The Student View of Teaching, or What Students Expect of Teachers in the 1970s
Teaching is always a focal point of interest in Symposium. For Volume 13, six essays were commissioned from students by selected professors to provide a forum for those who are still on the receiving end of teaching. At the time of this writing, Ms. Rohrer was an undergraduate.
The other students were:
Kathleen Brown, undergraduate, University of Colorado
Ramona Hadgis Matthews, graduate student, University of Maryland
Rosalie Schellhous, graduate student, University of California, Santa Barbara
Anne Trenkamp, graduate student, Case Western Reserve University
Loretta J. Wood, graduate student, Indiana University
Their essays were also included in Symposium Volume 13.
Let me begin by explaining my particular situation. I am one of six music majors at Emory College, a liberal arts institution which contains a very small music department whose faculty consists of one conductor, one musicologist, one theory/composition man, and a part-time lecturer in music education. The department offers a Bachelor of Arts degree with a major in music history and theory as well as the opportunity for private performance study with any of some twenty-five teaching affiliates. Seven major performance groups, in which over three hundred members of the Emory community participate, are directly sponsored by the music department; these groups, as well as guest artists, individual faculty members, and students produce over fifty concerts each season.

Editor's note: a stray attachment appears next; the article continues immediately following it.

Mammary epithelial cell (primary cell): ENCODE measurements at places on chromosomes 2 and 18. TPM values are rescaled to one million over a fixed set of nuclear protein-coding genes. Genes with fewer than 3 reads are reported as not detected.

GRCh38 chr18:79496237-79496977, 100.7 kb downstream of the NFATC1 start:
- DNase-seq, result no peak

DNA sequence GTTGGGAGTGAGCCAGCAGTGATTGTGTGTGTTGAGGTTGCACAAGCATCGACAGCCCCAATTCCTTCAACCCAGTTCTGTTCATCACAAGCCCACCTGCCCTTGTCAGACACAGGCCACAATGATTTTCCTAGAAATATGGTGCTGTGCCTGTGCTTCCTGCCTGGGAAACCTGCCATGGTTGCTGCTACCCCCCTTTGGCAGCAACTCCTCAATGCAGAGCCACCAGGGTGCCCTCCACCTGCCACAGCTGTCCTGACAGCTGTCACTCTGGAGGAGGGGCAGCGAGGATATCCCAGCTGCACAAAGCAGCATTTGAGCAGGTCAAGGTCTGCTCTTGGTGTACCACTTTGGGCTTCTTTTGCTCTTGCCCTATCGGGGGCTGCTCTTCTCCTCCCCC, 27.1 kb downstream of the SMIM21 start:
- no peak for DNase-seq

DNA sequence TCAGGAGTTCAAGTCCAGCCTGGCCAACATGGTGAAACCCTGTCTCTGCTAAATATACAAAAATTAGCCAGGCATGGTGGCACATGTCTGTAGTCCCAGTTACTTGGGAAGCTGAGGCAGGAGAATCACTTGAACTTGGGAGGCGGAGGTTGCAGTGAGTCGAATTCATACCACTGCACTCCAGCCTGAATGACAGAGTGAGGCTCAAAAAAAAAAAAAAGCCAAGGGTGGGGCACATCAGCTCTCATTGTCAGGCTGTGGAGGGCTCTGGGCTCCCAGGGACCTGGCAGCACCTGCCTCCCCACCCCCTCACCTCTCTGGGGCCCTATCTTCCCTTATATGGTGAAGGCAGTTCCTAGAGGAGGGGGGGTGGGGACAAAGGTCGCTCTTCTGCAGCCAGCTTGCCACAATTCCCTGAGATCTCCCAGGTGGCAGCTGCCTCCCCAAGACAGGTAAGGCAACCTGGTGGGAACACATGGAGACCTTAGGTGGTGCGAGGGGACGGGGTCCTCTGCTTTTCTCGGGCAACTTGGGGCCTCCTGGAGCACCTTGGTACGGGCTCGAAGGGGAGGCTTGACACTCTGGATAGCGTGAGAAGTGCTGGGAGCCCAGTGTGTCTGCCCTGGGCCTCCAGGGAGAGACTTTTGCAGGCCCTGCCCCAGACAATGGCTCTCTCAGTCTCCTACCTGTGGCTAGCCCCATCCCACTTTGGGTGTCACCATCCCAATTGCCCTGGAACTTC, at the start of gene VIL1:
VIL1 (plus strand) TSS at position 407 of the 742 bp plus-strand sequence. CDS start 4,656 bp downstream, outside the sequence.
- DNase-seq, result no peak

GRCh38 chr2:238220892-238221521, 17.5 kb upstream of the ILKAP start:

The dedicated core of the Emory music machine is housed in a World War II temporary barrack containing one classroom, four offices, three practice rooms, a cubicle-of-a-music-lab, and three and a half pianos. Concerts are given in a church down the street. In this situation, the most basic quality necessary to the mental and physical survival of a faculty member is the ability to persevere in the face of appalling conditions. A cheerful disposition is a considerable help to a teacher holding orchestration class at a room temperature of 50° F because the heat doesn't happen to work in November. A diplomatic nature is useful in calming the irate piano student who has finally had it with the departmental quasi-pianos and the wailing honors major who must ride the bus eight miles to find a book that should be in the library.